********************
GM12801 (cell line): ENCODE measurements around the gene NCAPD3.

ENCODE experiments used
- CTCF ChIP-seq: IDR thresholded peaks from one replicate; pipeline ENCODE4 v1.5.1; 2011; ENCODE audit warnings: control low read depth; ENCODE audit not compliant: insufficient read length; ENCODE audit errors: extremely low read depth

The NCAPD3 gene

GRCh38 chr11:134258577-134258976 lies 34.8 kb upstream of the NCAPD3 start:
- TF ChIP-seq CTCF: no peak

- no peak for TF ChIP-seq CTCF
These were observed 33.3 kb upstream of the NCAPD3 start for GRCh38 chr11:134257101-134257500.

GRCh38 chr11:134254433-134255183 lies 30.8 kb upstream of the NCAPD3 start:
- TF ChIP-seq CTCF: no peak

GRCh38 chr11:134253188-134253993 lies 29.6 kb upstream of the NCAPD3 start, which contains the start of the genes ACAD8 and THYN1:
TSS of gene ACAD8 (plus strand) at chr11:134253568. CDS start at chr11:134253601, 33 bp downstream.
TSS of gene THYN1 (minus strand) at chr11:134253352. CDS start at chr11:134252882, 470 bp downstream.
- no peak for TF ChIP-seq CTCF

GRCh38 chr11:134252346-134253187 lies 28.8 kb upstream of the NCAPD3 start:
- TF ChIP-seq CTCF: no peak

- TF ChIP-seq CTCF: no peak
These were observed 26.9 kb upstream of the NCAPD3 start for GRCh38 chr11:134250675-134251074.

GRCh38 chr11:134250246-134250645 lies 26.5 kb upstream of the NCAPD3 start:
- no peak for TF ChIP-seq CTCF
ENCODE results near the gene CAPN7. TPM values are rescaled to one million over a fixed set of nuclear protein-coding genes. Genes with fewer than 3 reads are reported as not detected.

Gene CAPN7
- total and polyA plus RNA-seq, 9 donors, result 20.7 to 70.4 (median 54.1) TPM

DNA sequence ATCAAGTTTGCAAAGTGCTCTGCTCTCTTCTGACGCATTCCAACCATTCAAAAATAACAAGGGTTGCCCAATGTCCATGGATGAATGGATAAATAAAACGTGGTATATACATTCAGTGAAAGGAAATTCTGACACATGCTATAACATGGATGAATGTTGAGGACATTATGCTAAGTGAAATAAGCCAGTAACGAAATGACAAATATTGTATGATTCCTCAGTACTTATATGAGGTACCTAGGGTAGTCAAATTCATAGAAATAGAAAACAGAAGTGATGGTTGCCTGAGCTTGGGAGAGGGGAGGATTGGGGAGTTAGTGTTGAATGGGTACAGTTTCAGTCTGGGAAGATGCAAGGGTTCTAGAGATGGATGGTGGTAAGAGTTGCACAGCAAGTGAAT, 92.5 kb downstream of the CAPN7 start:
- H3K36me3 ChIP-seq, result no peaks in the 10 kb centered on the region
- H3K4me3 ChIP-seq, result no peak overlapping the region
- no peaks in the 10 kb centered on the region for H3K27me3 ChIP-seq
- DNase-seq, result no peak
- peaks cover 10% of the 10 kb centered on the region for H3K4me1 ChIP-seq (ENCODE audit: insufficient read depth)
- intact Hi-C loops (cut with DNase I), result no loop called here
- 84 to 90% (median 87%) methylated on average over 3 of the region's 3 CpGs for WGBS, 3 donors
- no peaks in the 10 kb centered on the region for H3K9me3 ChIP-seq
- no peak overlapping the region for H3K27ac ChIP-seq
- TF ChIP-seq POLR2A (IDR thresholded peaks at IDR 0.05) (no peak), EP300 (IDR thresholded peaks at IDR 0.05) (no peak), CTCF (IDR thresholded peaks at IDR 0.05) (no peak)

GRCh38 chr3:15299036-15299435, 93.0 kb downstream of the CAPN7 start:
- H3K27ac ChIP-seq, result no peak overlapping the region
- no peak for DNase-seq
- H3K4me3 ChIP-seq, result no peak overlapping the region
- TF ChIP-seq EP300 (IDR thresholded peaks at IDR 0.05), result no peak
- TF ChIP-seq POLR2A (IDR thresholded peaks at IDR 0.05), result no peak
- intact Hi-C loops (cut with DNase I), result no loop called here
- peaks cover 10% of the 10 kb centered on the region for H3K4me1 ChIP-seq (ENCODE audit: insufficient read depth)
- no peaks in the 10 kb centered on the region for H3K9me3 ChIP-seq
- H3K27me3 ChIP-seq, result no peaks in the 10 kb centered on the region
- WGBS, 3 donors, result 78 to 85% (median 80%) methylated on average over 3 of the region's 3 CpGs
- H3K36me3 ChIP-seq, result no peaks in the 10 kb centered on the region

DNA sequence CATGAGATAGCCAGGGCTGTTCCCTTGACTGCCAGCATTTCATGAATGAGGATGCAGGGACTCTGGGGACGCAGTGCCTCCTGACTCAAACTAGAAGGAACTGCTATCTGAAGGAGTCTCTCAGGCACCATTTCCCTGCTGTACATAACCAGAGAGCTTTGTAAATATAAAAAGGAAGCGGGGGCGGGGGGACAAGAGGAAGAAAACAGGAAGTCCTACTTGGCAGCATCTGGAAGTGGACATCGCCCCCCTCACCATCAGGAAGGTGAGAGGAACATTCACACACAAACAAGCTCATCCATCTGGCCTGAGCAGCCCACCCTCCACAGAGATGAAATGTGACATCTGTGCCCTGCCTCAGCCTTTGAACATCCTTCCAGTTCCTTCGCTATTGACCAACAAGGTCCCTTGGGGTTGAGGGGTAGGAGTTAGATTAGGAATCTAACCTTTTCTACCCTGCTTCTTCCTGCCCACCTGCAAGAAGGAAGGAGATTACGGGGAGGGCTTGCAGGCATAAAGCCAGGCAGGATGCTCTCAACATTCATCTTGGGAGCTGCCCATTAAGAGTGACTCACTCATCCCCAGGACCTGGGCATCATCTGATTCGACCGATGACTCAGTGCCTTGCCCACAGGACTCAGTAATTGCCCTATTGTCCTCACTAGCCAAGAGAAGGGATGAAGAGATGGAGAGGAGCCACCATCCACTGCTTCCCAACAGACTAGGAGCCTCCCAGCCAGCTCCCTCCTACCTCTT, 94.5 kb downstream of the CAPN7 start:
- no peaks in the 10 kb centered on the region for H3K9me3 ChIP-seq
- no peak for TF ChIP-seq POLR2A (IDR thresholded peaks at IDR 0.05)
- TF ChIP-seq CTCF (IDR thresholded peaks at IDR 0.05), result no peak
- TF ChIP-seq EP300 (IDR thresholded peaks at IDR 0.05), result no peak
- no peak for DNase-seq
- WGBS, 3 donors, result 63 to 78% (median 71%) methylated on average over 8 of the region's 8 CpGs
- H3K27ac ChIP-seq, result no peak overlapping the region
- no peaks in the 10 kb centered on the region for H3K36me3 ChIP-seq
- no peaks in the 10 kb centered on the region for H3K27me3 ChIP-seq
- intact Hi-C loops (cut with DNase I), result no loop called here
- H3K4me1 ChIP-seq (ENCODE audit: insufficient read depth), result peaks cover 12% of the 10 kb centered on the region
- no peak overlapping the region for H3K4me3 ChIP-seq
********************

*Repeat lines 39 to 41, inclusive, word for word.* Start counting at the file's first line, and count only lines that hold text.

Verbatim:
- TF ChIP-seq EP300 (IDR thresholded peaks at IDR 0.05), result no peak
- TF ChIP-seq POLR2A (IDR thresholded peaks at IDR 0.05), result no peak
- intact Hi-C loops (cut with DNase I), result no loop called here